Dog diapers work well for dogs that are still being house-broken or are older and are beginning to lose their muscle control. Worn like a baby diaper, dog diapers are designed to collect and absorb urine, blood and feces. Disposable diapers or washable cloth diapers can be found in large pet retail stores and veterinarian offices.
Made of disposable cotton materials or washable fabrics, dog diapers have many uses. Young puppies that are being house broken can use dog diapers when staying alone for long periods of time. This avoids messes in a crate, keeping their environment clean. Young female dogs that have not been spayed can use dog diapers when they are in season to collect their menses. Older dogs that suffer from incontinence also use dog diapers.
Dog diapers are specially shaped to fit a dog. A cut out area accommodates the tail, and a stretchy elastic waistband fits snug around their lower stomach area to keep the diaper in place.
Disposable diapers slip on, over their back two legs, in a similar fashion as baby diapers. Cloth washable diapers often have side closures. This type of diaper requires a disposable insert or washable insert to collect urine, blood and feces.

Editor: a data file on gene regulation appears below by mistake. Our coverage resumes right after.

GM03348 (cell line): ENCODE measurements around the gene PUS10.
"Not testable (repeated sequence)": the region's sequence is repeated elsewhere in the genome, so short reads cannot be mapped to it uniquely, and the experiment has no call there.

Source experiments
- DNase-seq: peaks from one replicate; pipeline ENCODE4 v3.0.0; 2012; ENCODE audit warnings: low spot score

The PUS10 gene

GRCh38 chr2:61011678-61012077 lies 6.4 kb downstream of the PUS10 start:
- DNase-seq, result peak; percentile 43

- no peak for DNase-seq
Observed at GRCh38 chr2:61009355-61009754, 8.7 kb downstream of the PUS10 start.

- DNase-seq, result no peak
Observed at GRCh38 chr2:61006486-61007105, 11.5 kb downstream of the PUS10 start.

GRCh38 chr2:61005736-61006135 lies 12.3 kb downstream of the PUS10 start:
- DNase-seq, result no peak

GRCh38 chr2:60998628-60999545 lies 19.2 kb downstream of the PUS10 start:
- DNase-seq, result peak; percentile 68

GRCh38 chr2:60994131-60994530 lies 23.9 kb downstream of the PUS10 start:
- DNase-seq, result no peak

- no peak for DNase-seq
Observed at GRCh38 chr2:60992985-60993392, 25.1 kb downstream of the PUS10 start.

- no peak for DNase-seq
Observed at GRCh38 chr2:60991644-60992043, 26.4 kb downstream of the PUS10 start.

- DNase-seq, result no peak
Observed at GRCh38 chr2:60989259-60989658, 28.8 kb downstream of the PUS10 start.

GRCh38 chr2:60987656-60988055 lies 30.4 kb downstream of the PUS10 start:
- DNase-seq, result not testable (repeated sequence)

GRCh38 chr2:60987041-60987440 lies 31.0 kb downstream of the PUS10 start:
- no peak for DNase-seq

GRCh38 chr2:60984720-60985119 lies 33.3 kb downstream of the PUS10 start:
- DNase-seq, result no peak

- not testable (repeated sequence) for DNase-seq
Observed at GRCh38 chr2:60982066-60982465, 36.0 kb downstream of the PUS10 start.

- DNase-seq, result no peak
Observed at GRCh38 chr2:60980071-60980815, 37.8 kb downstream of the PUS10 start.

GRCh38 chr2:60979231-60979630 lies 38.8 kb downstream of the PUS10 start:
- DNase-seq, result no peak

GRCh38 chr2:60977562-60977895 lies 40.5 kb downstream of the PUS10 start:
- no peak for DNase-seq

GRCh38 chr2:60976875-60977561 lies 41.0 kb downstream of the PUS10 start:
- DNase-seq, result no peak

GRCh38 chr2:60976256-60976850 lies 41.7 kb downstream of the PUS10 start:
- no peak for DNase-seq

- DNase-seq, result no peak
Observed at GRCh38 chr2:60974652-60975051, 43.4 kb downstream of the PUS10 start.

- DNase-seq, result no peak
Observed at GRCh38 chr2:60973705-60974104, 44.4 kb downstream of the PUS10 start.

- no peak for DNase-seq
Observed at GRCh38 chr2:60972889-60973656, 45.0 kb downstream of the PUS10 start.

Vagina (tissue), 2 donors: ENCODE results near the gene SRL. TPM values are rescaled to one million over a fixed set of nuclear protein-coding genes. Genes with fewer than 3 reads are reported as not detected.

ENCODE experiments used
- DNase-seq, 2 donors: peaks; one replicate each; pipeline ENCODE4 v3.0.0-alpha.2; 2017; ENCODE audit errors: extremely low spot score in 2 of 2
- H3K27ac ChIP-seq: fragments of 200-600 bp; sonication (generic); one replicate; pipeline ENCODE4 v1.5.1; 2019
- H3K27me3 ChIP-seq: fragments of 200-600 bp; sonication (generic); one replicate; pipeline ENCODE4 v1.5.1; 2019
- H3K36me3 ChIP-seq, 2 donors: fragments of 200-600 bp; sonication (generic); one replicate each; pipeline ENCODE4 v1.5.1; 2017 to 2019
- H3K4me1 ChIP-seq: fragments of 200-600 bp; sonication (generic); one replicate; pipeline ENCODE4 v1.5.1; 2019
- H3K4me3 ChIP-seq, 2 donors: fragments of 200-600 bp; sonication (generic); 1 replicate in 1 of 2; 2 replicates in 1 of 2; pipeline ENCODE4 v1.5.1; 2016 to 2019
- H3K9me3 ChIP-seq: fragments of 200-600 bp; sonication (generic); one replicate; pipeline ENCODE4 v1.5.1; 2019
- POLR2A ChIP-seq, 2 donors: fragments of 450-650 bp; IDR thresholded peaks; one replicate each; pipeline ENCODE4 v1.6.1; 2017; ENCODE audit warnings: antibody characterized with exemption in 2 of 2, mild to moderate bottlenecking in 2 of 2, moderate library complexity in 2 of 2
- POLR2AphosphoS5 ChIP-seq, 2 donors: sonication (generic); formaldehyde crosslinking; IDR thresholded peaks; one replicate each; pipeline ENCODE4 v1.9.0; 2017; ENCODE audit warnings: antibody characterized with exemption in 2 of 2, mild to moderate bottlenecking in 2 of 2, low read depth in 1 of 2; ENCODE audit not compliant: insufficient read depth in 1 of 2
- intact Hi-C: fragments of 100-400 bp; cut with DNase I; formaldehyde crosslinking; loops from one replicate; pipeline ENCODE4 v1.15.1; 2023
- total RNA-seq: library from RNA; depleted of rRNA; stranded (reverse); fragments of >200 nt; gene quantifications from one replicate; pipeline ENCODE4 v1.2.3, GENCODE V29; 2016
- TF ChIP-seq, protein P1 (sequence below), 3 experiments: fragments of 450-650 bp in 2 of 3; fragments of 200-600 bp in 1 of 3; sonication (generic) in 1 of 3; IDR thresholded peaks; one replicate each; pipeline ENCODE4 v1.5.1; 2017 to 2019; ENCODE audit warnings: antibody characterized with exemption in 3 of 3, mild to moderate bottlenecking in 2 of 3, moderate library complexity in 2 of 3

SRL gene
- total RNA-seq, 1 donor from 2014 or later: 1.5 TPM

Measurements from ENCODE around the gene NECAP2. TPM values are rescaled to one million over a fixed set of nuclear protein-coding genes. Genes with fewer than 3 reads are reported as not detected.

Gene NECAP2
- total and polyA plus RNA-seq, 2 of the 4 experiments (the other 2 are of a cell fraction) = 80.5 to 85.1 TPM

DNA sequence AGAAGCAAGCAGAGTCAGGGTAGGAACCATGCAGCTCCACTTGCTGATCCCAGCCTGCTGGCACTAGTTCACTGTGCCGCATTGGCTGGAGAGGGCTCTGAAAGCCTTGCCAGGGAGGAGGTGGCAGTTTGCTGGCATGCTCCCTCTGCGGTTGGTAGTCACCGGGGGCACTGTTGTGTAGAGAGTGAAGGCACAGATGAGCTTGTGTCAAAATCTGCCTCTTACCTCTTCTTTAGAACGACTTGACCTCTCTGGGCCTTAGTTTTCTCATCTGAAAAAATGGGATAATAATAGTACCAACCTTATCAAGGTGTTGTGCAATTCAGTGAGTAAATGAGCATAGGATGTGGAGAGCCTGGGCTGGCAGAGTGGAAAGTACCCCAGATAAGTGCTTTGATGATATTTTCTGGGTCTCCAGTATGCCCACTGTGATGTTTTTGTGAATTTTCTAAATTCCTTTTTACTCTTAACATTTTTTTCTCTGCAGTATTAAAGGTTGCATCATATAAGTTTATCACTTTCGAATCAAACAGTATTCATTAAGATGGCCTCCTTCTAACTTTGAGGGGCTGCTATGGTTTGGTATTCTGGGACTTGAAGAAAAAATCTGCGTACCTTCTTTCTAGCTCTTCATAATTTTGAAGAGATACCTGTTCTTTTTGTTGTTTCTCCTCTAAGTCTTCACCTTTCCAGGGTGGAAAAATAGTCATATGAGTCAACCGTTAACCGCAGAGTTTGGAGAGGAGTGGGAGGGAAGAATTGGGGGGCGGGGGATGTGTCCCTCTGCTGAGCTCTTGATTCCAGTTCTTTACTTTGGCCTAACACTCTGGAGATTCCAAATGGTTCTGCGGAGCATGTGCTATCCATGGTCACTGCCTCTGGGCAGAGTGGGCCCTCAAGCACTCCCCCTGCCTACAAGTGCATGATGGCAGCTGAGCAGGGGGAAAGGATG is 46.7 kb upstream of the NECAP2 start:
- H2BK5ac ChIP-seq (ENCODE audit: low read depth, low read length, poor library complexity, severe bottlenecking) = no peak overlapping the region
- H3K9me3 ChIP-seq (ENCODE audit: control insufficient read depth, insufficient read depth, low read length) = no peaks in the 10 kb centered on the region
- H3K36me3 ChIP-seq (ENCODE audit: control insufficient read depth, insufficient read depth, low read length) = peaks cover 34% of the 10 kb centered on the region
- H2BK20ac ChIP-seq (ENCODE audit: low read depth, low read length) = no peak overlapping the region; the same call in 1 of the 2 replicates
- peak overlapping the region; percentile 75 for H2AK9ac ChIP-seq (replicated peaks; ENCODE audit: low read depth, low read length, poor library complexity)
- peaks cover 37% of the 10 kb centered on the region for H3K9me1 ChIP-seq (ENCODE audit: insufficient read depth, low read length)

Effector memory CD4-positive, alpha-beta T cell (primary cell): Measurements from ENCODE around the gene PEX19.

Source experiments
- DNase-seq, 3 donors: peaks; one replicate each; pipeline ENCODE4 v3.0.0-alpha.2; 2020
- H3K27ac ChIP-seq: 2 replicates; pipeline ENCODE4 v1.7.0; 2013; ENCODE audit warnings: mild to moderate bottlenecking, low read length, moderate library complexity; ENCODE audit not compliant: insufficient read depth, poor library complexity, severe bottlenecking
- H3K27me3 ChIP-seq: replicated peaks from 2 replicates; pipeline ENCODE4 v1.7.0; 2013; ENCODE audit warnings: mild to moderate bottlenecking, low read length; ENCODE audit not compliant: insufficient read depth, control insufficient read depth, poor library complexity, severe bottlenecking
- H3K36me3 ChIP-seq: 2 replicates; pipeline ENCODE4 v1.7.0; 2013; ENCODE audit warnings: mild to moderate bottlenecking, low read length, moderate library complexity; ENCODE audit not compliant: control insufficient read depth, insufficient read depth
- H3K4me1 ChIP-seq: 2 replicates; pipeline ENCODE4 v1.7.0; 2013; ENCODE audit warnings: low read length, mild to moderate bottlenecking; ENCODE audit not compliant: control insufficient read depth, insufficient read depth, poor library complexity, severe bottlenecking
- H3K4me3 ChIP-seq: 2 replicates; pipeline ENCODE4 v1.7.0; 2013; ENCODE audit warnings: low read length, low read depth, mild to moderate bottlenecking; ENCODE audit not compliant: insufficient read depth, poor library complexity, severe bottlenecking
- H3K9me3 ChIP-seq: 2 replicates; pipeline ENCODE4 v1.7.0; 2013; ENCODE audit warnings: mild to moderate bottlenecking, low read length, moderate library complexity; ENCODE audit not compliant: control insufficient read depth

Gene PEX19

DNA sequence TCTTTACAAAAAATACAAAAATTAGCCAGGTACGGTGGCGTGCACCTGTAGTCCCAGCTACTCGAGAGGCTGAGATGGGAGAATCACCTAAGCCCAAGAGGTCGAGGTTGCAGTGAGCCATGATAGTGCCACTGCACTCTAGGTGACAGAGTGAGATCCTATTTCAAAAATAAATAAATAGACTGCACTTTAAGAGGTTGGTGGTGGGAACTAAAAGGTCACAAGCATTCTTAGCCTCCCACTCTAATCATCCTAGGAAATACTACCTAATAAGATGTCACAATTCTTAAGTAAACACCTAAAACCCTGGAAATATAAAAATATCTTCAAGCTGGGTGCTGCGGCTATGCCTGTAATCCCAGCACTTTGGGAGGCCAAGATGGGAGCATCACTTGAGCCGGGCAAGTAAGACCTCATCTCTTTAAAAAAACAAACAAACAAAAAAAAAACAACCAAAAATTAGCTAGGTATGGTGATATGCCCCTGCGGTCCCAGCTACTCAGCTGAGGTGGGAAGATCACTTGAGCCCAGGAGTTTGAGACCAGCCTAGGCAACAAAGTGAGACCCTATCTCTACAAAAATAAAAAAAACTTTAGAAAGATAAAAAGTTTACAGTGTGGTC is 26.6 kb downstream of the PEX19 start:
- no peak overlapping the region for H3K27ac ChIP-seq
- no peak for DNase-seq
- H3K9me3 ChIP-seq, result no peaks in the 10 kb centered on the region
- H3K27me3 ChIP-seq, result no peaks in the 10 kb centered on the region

When preparing to use dog diapers for the first time, take note of the variety of sizes. Choose a diaper with a snug, but not tight, fit. Many packages will give breed recommendations for each size available. When in doubt about the size, call the store first to see if they allow pets in the store, and hold the product up to them to get a more accurate idea of the appropriate size.
Dog diapers help eliminate messes and keep your pet's environment clean. However, if worn for long period of time, dog diapers can make our pet's bottom very messy. Since dogs have fur, changing the dog diaper soon after it is soiled is a good idea, or their fur will get dirty quickly.
When using dog diapers, keep a supply of moist wipes on hand to clean the fur in between diaper changes. Bathing the dog frequently will dry his skin and make him uncomfortable and itchy.
Angela Tague writes marketing content and journalistic pieces for major brands including Bounty, The Nest, Lowe's Home Improvement and Hidden Valley. She also provides feature content to newspapers and writes health and beauty blogs for Daily Glow, Everyday Health and Walgreens. Tague graduated from the University of Iowa with a bachelor's degree in journalism and mass communications in 1999.